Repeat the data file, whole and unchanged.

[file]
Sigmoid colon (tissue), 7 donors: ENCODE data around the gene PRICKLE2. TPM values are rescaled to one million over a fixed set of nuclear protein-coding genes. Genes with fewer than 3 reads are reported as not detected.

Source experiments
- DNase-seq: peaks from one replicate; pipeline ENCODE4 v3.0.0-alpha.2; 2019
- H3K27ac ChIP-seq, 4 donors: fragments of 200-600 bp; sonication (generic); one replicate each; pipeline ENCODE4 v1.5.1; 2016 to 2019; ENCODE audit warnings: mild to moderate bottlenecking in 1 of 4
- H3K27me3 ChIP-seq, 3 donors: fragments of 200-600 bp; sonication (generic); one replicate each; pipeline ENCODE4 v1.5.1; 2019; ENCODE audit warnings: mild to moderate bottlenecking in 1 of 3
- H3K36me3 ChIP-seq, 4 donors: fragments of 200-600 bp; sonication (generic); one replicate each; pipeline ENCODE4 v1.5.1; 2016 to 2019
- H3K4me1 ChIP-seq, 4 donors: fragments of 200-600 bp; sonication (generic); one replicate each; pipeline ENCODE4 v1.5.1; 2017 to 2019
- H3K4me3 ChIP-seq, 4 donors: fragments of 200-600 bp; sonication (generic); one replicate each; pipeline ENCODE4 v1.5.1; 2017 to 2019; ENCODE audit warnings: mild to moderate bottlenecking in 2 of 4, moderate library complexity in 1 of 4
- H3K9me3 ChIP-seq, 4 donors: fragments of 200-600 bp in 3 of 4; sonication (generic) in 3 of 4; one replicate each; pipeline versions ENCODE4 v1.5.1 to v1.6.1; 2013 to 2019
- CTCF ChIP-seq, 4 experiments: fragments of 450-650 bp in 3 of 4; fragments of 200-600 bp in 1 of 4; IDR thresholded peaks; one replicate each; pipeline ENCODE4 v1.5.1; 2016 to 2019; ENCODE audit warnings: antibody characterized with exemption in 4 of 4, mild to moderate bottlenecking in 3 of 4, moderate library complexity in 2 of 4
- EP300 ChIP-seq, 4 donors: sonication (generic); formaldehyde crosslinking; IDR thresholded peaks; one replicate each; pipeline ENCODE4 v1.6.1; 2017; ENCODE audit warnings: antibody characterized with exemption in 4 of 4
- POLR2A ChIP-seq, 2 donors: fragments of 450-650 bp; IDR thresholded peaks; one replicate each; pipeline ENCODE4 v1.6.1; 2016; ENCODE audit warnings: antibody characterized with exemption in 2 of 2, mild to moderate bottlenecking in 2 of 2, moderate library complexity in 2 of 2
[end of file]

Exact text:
Sigmoid colon (tissue), 7 donors: ENCODE data around the gene PRICKLE2. TPM values are rescaled to one million over a fixed set of nuclear protein-coding genes. Genes with fewer than 3 reads are reported as not detected.

Source experiments
- DNase-seq: peaks from one replicate; pipeline ENCODE4 v3.0.0-alpha.2; 2019
- H3K27ac ChIP-seq, 4 donors: fragments of 200-600 bp; sonication (generic); one replicate each; pipeline ENCODE4 v1.5.1; 2016 to 2019; ENCODE audit warnings: mild to moderate bottlenecking in 1 of 4
- H3K27me3 ChIP-seq, 3 donors: fragments of 200-600 bp; sonication (generic); one replicate each; pipeline ENCODE4 v1.5.1; 2019; ENCODE audit warnings: mild to moderate bottlenecking in 1 of 3
- H3K36me3 ChIP-seq, 4 donors: fragments of 200-600 bp; sonication (generic); one replicate each; pipeline ENCODE4 v1.5.1; 2016 to 2019
- H3K4me1 ChIP-seq, 4 donors: fragments of 200-600 bp; sonication (generic); one replicate each; pipeline ENCODE4 v1.5.1; 2017 to 2019
- H3K4me3 ChIP-seq, 4 donors: fragments of 200-600 bp; sonication (generic); one replicate each; pipeline ENCODE4 v1.5.1; 2017 to 2019; ENCODE audit warnings: mild to moderate bottlenecking in 2 of 4, moderate library complexity in 1 of 4
- H3K9me3 ChIP-seq, 4 donors: fragments of 200-600 bp in 3 of 4; sonication (generic) in 3 of 4; one replicate each; pipeline versions ENCODE4 v1.5.1 to v1.6.1; 2013 to 2019
- CTCF ChIP-seq, 4 experiments: fragments of 450-650 bp in 3 of 4; fragments of 200-600 bp in 1 of 4; IDR thresholded peaks; one replicate each; pipeline ENCODE4 v1.5.1; 2016 to 2019; ENCODE audit warnings: antibody characterized with exemption in 4 of 4, mild to moderate bottlenecking in 3 of 4, moderate library complexity in 2 of 4
- EP300 ChIP-seq, 4 donors: sonication (generic); formaldehyde crosslinking; IDR thresholded peaks; one replicate each; pipeline ENCODE4 v1.6.1; 2017; ENCODE audit warnings: antibody characterized with exemption in 4 of 4
- POLR2A ChIP-seq, 2 donors: fragments of 450-650 bp; IDR thresholded peaks; one replicate each; pipeline ENCODE4 v1.6.1; 2016; ENCODE audit warnings: antibody characterized with exemption in 2 of 2, mild to moderate bottlenecking in 2 of 2, moderate library complexity in 2 of 2